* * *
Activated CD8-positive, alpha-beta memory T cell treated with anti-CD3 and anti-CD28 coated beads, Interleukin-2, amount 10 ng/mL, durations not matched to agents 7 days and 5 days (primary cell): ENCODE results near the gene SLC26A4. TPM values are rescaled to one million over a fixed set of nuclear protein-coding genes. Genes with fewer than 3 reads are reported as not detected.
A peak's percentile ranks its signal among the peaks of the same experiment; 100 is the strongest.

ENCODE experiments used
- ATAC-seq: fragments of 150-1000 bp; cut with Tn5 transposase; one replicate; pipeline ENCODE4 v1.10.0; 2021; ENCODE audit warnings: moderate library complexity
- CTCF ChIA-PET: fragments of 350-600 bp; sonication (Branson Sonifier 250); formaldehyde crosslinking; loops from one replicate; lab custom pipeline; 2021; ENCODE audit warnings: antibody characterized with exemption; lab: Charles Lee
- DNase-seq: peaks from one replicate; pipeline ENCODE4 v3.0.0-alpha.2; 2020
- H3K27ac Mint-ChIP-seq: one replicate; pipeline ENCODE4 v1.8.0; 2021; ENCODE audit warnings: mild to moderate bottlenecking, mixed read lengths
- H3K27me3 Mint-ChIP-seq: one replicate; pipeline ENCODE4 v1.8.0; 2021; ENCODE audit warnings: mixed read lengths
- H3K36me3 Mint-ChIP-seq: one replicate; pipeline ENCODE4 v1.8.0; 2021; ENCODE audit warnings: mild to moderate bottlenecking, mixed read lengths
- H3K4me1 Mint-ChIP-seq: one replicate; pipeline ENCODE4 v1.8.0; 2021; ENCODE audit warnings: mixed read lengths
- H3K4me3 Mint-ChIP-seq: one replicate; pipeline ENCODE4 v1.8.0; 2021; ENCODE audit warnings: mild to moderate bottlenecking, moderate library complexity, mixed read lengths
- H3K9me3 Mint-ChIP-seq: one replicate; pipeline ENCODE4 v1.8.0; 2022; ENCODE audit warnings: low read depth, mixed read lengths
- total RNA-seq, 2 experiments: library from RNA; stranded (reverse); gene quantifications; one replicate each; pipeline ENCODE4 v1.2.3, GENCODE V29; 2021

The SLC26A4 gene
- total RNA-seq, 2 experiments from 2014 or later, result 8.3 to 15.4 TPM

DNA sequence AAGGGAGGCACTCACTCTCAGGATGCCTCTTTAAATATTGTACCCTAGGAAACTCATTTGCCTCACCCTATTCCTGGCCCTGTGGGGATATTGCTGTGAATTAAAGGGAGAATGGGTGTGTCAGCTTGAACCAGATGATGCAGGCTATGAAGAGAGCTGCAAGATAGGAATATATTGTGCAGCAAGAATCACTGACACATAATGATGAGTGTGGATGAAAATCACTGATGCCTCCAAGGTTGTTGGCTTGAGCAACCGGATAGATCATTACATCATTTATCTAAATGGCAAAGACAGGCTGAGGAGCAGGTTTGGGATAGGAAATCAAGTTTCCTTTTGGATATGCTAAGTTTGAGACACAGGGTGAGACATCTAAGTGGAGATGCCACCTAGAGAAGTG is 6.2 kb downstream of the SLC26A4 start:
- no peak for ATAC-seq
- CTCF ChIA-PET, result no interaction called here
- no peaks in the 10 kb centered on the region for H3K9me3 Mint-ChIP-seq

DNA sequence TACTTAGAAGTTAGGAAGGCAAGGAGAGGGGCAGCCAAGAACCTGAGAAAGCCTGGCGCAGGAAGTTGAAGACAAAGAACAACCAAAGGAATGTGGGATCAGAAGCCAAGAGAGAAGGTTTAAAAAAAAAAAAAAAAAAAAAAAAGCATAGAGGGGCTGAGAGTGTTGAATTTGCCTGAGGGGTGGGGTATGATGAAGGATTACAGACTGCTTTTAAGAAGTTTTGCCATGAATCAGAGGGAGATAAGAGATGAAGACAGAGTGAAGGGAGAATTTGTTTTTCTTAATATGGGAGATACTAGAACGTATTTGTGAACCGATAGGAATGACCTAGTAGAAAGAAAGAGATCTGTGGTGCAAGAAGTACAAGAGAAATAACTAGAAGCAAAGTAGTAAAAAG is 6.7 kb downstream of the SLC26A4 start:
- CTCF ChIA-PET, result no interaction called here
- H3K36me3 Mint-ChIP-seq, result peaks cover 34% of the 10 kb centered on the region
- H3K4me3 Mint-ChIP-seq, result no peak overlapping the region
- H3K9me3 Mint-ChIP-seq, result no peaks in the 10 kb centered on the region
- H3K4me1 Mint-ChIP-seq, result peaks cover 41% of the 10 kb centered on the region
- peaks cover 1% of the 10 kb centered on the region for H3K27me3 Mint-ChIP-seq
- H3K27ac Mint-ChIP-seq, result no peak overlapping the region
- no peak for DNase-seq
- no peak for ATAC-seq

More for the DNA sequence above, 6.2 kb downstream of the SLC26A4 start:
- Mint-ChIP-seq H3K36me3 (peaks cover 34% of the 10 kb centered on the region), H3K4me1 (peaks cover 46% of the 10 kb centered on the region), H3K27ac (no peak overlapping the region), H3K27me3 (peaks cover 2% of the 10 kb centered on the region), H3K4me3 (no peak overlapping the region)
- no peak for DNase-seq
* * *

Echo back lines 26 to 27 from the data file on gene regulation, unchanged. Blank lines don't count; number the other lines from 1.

- peaks cover 1% of the 10 kb centered on the region for H3K27me3 Mint-ChIP-seq
- H3K27ac Mint-ChIP-seq, result no peak overlapping the region